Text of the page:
Dhammapada

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122. Let no man think lightly of good, saying in his heart, It will not come nigh unto me. Even by the falling of water-drops a water-pot is filled; the wise man becomes full of good, even if he gather it little by little.

123. Let a man avoid evil deeds, as a merchant, if he has few companions and carries much wealth, avoids a dangerous road; as a man who loves life avoids poison.

124. He who has no wound on his hand, may touch poison with his hand; poison does not affect one who has no wound; nor is there evil for one who does not commit evil.

125. If a man offend a harmless, pure, and innocent person, the evil falls back upon that fool, like light dust thrown up against the wind.

126. Some people are born again; evil-doers go to hell; righteous people go to heaven; those who are free from all worldly desires attain Nirvana.

127. Not in the sky, not in the midst of the sea, not if we enter into the clefts of the mountains, is there known a spot in the whole world where death could not overcome (the mortal).

Chapter X Punishment

129. All men tremble at punishment, all men fear death; remember that you are like unto them, and do not kill, nor cause slaughter.

130. All men tremble at punishment, all men love life; remember that thou art like unto them, and do not kill, nor cause slaughter.

131. He who seeking his own happiness punishes or kills beings who also long for happiness, will not find happiness after death.

132. He who seeking his own happiness does not punish or kill beings who also long for happiness, will find happiness after death.

133. Do not speak harshly to anybody; those who are spoken to will answer thee in the same way. Angry speech is painful, blows for blows will touch thee.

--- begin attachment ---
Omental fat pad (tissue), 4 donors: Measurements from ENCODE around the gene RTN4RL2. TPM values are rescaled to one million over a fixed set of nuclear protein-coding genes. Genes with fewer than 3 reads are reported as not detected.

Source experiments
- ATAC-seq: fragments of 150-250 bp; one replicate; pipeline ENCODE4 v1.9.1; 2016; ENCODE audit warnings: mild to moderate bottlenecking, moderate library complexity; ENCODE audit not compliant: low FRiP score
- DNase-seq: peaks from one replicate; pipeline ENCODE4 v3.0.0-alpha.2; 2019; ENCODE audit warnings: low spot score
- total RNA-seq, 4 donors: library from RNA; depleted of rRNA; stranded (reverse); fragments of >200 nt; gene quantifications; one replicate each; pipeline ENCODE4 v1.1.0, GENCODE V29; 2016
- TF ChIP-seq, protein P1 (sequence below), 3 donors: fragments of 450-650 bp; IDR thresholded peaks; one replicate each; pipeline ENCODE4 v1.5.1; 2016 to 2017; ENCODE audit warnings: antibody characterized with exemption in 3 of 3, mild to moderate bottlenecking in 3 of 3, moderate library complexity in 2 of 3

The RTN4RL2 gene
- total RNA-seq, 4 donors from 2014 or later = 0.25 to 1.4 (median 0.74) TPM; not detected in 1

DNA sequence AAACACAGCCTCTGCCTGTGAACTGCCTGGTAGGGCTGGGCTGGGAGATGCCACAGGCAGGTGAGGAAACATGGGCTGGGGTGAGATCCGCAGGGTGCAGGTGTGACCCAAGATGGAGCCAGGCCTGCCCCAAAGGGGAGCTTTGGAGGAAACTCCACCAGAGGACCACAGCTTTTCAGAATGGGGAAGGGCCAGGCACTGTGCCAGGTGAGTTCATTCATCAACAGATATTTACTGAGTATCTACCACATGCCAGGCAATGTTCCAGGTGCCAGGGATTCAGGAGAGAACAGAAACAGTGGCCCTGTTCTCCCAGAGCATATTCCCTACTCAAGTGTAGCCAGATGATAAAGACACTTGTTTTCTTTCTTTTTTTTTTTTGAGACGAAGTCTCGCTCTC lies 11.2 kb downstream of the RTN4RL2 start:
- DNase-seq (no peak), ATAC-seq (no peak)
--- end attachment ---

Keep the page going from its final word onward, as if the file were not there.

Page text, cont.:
134. If, like a shattered metal plate (gong), thou utter not, then thou hast reached Nirvana; contention is not known to thee.

135. As a cowherd with his staff drives his cows into the stable, so do Age and Death drive the life of men.

136. A fool does not know when he commits his evil deeds: but the wicked man burns by his own deeds, as if burnt by fire.

137. He who inflicts pain on innocent and harmless persons, will soon come to one of these ten states:

138. He will have cruel suffering, loss, injury of the body, heavy affliction, or loss of mind,

139. Or a misfortune coming from the king, or a fearful accusation, or loss of relations, or destruction of treasures,

140. Or lightning-fire will burn his houses; and when his body is destroyed, the fool will go to hell.

141. Not nakedness, not platted hair, not dirt, not fasting, or lying on the earth, not rubbing with dust, not sitting motionless, can purify a mortal who has not overcome desires.

142. He who, though dressed in fine apparel, exercises tranquillity, is quiet, subdued, restrained, chaste, and has ceased to find fault with all other beings, he indeed is a Brahmana, an ascetic (sramana), a friar (bhikshu).

143. Is there in this world any man so restrained by humility that he does not mind reproof, as a well-trained horse the whip?

144. Like a well-trained horse when touched by the whip, be ye active and lively, and by faith, by virtue, by energy, by meditation, by discernment of the law you will overcome this great pain (of reproof), perfect in knowledge and in behaviour, and never forgetful.

145. Well-makers lead the water (wherever they like); fletchers bend the arrow; carpenters bend a log of wood; good people fashion themselves.

Chapter XI Old Age

146. How is there laughter, how is there joy, as this world is always burning? Why do you not seek a light, ye who are surrounded by darkness?

147. Look at this dressed-up lump, covered with wounds, joined together, sickly, full of many thoughts, which has no strength, no hold!

148. This body is wasted, full of sickness, and frail; this heap of corruption breaks to pieces, life indeed ends in death.

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